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- Volume 43, Issue 1, 2009
Journal for Language Teaching = Ijenali Yekufundzisa Lulwimi = Tydskrif vir Taalonderrig - Volume 43, Issue 1, 2009
Volume 43, Issue 1, 2009
Benadeling van leerders en opvoeders in laerskole in Eldoradopark : 'n psigolinguistiese / neorofilosofiese perspektiefAuthor Jane AllieSource: Journal for Language Teaching = Ijenali Yekufundzisa Lulwimi = Tydskrif vir Taalonderrig 43, pp 7 –23 (2009)More Less
Learners at primary school level will in most cases be disadvantaged if learning and teaching take place in a language which is not their mother-tongue. This has in recent years been a topic for serious debate, not only in educational circles and publications, but also in the media. The research undertaken which preceded the doctoral dissertation on which the following article is based, focused on the nature of such disadvantage in the primary schools in Eldoradopark, south of Johannesburg. While the implementation of integration and transformation in education remains the responsibility of the national education authority, its practical implementation is relegated to the educators / teachers in the classroom. They need professional and material assistance. While the dissertation as a whole attempts to cover the complete spectrum of the problems experienced in this regard in Eldorado Park, this article focuses on the insights provided by neurophilosophy, an interdisciplinary approach not hitherto often touched upon as an important contributor to the debate.
Die begrip "sosiale afstand" en Afrikaanse woordeskatkennis by 'n groep tweedetaalleerders - 'n gevallestudieAuthor Tswaledi John PhaladiSource: Journal for Language Teaching = Ijenali Yekufundzisa Lulwimi = Tydskrif vir Taalonderrig 43, pp 25 –38 (2009)More Less
This article reports on a case study undertaken amongst Grade 11 and 12 learners of Afrikaans as additional language at a high school in the Limpopo Province. The point of departure of the article is the importance, on the one hand, of a good vocabulary and, on the other hand, the reality that the language facilitator is confronted with a very deficient active vocabulary. The importance of the lexicon in learning and teaching a second language is highlighted. The state of the vocabulary knowledge of the research group is discussed. The conclusion of the researchers is that learners demonstrate an extremely deficient vocabulary not only in the diagnostic test but in general. In an attempt to account for the attitudes, perceptions and degree of motivation of the learners, use was made of questionnaires and interviews. The concept "social distance" was a valuable instrument to place the apathetic and even hostile attitude of the learners within context. The conclusion is that due to the enormous social distance between learners and speakers of the target language (Afrikaans) no meaningful learning can take place.
Is synchronous computer-mediated communication a viable instructional mode in the language classroom? A facilitator and learner perspectiveSource: Journal for Language Teaching = Ijenali Yekufundzisa Lulwimi = Tydskrif vir Taalonderrig 43, pp 40 –52 (2009)More Less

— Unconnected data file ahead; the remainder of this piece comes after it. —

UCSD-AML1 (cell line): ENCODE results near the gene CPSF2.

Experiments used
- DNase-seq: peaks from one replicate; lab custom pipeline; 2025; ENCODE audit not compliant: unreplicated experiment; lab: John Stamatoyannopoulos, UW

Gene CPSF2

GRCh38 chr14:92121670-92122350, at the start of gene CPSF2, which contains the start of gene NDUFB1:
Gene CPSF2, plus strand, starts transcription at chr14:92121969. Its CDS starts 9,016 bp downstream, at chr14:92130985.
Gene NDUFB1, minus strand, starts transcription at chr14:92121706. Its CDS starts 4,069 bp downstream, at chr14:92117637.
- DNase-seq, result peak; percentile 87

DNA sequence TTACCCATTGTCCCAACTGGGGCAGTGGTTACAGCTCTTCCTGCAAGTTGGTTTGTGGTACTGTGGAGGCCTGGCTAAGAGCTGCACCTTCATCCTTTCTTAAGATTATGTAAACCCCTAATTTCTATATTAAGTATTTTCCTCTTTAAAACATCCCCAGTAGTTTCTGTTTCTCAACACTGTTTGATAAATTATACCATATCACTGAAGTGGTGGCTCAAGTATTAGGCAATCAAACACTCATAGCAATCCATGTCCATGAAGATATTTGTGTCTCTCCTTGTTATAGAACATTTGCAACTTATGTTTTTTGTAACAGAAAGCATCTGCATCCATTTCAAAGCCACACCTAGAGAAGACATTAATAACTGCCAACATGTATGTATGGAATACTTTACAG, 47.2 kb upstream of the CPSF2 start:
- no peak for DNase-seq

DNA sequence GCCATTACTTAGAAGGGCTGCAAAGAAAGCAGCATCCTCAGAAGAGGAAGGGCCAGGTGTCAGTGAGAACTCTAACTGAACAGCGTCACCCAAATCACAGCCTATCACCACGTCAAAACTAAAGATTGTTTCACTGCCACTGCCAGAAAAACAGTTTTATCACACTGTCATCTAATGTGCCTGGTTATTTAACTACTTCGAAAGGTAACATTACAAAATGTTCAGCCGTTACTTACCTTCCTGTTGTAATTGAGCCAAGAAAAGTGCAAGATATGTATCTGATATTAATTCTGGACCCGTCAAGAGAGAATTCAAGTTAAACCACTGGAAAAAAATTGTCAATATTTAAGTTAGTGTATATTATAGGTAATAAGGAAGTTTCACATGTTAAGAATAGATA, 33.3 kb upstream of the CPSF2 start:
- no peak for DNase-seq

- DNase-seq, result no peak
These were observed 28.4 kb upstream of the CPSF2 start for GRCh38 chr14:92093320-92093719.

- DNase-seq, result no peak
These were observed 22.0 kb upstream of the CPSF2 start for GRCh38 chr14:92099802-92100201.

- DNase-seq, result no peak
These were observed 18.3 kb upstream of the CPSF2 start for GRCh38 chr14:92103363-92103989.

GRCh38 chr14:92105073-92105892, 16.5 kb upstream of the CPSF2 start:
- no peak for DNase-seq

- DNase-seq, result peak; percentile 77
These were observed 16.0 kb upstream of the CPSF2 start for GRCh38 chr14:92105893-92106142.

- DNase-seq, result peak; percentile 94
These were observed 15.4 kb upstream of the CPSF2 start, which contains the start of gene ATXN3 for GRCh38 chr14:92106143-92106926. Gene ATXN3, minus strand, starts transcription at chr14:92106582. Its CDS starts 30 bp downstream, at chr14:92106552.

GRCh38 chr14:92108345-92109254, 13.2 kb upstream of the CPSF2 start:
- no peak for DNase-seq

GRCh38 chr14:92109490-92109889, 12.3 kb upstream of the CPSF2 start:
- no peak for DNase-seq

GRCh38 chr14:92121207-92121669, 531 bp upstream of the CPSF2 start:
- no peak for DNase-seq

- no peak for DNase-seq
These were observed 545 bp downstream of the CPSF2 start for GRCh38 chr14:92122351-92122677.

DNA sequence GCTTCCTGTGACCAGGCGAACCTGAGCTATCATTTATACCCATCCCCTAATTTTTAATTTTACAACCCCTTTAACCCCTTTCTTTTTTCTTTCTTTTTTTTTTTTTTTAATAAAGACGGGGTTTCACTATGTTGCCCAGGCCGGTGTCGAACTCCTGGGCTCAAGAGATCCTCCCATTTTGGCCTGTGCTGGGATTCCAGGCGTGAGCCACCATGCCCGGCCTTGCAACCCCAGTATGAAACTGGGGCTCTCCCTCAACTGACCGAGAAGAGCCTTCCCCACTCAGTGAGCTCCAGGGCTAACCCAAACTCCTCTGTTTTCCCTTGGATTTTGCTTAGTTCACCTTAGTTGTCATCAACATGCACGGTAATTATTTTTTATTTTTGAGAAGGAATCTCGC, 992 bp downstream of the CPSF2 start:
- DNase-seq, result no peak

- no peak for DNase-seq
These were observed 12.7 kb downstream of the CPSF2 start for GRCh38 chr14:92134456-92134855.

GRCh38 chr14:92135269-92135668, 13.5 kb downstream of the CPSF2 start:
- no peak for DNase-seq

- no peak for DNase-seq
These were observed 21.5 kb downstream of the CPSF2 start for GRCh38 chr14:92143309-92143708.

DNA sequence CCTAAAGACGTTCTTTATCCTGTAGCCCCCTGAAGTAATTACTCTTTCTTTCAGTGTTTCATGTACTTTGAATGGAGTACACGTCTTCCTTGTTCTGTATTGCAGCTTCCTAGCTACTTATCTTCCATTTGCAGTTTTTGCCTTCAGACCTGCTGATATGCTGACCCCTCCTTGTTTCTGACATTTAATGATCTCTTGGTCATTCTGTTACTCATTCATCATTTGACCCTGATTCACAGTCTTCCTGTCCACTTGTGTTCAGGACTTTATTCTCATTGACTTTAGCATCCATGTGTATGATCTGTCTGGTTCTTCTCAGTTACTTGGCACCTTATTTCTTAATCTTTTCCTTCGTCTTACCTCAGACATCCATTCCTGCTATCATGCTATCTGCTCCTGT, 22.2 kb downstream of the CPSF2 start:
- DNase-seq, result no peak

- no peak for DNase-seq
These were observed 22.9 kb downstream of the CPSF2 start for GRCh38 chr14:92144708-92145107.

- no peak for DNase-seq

Increasing enrolments at tertiary institutions in South Africa have seen a proliferation in the number of courses offered via blended learning systems. This paper reports on one such system at the University of the Free State in which a third-year module, Computer-assisted Language Learning, was offered via WebCT in 2007. During synchronous communication, a simulation was devised in which learners had to (a) complete activities in a foreign language (Latin), and (b) discuss the feasibility of learning a foreign language in synchronous WebCT Chat. Employing a conversation-analytic perspective, the logs were analysed to determine whether the interaction reflected in them replicated that characteristic of face-to-face classroom interaction. Once the discourse study had been completed, the logs were used to determine learners' perceptions of synchronous learning. As a follow-up exercise, some of the learners wrote an assignment in which they had to weigh up the strengths and weaknesses of the networked environment for language learning. The findings of both analyses confirm the notion among some researchers that '[c]ontroversy surrounds the relative learning benefits of synchronous...text-based discussion...' (Johnson, 2008: 166).
Source: Journal for Language Teaching = Ijenali Yekufundzisa Lulwimi = Tydskrif vir Taalonderrig 43, pp 54 –65 (2009)More Less
In tertiary education settings it is imperative for students to move confidently between the academic discourses of a variety of disciplines. Thus, it is merited to aim writing interventions at genres that straddle disciplinary boundaries. Following a survey on preferred genres and text types at the University of Pretoria an essay-writing intervention for second-year undergraduate students was designed and developed. The effectiveness of the intervention was evaluated using a pretest-posttest design. On average the scores of the respondents improved by 7%. The largest improvement was on structure and development (15%), followed by the use of source materials (10%) and academic writing style (7%). An interpretation of the findings, combined with feedback from the respondents, suggested that extensive writing should be introduced soon after the commencement of an essay-writing intervention, and that a series of shorter teaching and learning cycles might be more effective than a single cycle. Furthermore, study units dealing with making and supporting claims might focus more strongly on learning from models than on explicit teaching of a variety of disciplinary conventions and preferences.